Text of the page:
Artificial limbs, including the most complex of them – the human hand – are getting more life-like and useful due to constant advances in tiny hydraulic, pneumatic and electric motors called actuators. But now, as VOA’s George Putic reports, scientists in Germany say the future of the prosthetic hand may lie not in motors but in wires that can ‘remember’ their shape.
Video

Video Russia Accused of Abusing Interpol to Pursue Opponents

A British pro-democracy group has accused Russia of abusing the global law enforcement agency Interpol by requesting the arrest and extradition of political opponents. A new report by the group notes such requests can mean the accused are unable to travel and are often unable to open bank accounts. VOA's Henry Ridgwell reports.
Video

Video 'Positive Atmosphere' Points Toward TPP Trade Deal in Hawaii

Talks on a major new trade agreement among 12 Pacific Rim nations are said to be nearing completion in Hawaii. Some trade experts say the "positive atmosphere" at the discussions could mean a deal is within reach, but there is still hard bargaining to be done over many issues and products, including U.S. drugs and Japanese rice. VOA's Jim Randle reports.
Video

Video Genome Initiative Urgently Moves to Freeze DNA Before Species Go Extinct

Earth is in the midst of its sixth mass extinction. The last such event was caused by an asteroid 66 million years ago. It killed off the dinosaurs and practically everything else. So scientists are in a race against time to classify the estimated 11 million species alive today. So far only 2 million are described by science, and researchers are worried many will disappear before they even have a name. VOA’s Rosanne Skirble reports.
Video

Video Scientists: One-Dose Malaria Cure is Possible

Scientists have long been trying to develop an effective protection and cure for malaria - one of the deadliest diseases that affects people in tropical areas, especially children. As the World Health Organization announces plans to begin clinical trials of a promising new vaccine, scientists in South Africa report that they too are at an important threshold. George Putic reports, they are testing a compound that could be a single-dose cure for malaria.
Video

Video 'New York' Magazine Features 35 Cosby Accusers

The latest issue of 'New York' magazine features 35 women who say they were drugged and raped by film and television celebrity Bill Cosby. The women are aged from 44 to 80 and come from different walks of life and races. The magazine interviewed each of them separately, but Zlatica Hoke reports their stories are similar.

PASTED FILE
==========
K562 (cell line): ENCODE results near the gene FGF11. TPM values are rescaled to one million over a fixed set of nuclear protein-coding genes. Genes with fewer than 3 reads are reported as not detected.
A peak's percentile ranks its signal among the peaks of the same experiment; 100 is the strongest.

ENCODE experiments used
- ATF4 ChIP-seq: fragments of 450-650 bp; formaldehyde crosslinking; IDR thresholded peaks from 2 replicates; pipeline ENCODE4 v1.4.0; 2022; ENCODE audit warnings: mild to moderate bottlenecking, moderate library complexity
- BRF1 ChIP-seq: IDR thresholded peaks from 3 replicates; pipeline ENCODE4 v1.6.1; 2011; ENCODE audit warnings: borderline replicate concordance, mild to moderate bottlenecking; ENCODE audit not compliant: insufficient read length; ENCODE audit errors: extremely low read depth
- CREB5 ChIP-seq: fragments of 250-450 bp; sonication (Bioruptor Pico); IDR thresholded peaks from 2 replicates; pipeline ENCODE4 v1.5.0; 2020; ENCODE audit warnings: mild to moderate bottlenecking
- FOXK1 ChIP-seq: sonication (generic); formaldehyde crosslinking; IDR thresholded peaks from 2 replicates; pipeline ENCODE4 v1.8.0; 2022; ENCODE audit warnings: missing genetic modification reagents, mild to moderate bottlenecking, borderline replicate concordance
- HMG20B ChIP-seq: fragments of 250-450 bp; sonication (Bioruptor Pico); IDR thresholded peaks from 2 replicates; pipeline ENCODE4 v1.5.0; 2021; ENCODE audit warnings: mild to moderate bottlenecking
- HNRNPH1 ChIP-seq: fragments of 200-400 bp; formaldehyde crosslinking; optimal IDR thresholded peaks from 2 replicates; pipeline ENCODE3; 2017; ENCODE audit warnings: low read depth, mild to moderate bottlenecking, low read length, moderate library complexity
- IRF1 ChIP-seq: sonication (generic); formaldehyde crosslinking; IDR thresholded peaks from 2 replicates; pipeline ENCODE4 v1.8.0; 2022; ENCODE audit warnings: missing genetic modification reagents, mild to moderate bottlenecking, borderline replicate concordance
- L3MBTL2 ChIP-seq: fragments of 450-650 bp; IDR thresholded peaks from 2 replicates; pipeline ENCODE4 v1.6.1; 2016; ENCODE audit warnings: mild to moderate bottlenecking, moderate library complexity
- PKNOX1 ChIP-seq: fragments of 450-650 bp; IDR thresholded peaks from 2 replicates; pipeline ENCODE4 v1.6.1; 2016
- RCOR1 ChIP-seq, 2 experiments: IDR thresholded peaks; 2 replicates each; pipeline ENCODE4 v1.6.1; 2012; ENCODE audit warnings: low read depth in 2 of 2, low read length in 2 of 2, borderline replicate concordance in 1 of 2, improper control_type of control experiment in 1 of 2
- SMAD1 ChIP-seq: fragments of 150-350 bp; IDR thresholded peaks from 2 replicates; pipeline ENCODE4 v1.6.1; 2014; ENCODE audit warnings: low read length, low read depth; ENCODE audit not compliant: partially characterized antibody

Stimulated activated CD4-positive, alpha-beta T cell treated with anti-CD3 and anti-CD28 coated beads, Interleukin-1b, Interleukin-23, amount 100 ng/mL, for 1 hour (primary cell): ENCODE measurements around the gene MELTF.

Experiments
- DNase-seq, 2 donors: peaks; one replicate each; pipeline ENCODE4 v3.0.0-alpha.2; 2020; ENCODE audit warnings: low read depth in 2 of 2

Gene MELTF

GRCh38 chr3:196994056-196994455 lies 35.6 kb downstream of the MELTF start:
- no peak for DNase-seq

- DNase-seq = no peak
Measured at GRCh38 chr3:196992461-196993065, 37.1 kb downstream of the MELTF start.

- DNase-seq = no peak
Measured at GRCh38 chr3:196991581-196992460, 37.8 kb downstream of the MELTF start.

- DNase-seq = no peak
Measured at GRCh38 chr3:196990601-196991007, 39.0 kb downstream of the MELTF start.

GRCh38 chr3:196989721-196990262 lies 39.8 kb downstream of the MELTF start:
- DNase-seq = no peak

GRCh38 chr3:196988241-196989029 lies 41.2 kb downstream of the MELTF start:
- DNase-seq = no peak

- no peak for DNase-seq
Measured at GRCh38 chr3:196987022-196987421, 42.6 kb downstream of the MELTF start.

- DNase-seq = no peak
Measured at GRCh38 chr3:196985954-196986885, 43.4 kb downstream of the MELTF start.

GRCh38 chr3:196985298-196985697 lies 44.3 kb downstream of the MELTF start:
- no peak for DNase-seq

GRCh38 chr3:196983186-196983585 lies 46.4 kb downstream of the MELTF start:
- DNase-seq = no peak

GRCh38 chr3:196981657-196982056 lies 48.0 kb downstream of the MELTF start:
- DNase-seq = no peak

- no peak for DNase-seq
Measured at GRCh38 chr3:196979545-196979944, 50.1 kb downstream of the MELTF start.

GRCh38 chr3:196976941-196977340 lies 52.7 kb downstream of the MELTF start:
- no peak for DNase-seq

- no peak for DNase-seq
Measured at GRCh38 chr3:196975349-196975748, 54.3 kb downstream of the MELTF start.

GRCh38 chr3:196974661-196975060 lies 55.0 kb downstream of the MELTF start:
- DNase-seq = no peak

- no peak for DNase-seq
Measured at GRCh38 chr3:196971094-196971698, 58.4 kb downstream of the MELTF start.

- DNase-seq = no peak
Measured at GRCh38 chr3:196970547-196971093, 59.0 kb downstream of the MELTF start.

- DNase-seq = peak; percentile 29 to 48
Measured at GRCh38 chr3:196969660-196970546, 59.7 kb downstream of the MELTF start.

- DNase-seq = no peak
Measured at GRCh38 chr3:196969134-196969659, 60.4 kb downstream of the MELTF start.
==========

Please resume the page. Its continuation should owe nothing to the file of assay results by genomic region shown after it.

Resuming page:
Video

Video US Calls Fight Against Human Trafficking a Must Win

The United States is promising not to give up its fight against what Secretary of State John Kerry calls the “scourge” of modern slavery. Officials released the country’s annual human trafficking report Monday – a report that’s being met with some criticism. VOA’s National Security correspondent Jeff Seldin has more from the State Department.
Video

Video Washington DC Underground Streetcar Station to Become Arts Venue

Abandoned more than 50 years ago, the underground streetcar station in Washington D.C.’s historic DuPont Circle district is about to be reborn. The plan calls for turning the spacious underground platforms - once meant to be a transportation hub, - into a unique space for art exhibitions, presentations, concerts and even a film set. Roman Mamonov has more from beneath the streets of the U.S. capital. Joy Wagner narrates his report.
Video

Video Europe’s Twin Crises Collide in Greece as Migrant Numbers Soar

Greece has replaced Italy as the main gateway for migrants into Europe, with more than 100,000 arrivals in the first six months of 2015. Many want to move further into Europe and escape Greece’s economic crisis, but they face widespread dangers on the journey overland through the Balkans. VOA's Henry Ridgwell reports.
Video

Video Stink Intensifies as Lebanon’s Trash Crisis Continues

After the closure of a major rubbish dump a week ago, the streets of Beirut are filling up with trash. Having failed to draw up a plan B, politicians are struggling to deal with the problem. John Owens has more for VOA from Beirut.
Video

Video Paris Rolls Out Blueprint to Fight Climate Change

A U.N. climate conference in December aims to produce an ambitious agreement to fight heat-trapping greenhouse gases. But many local governments are not waiting, and have drafted their own climate action plans. That’s the case with Paris — which is getting special attention, since it’s hosting the climate summit. Lisa Bryant takes a look for VOA at the transformation of the French capital into an eco-city.

VOA Blogs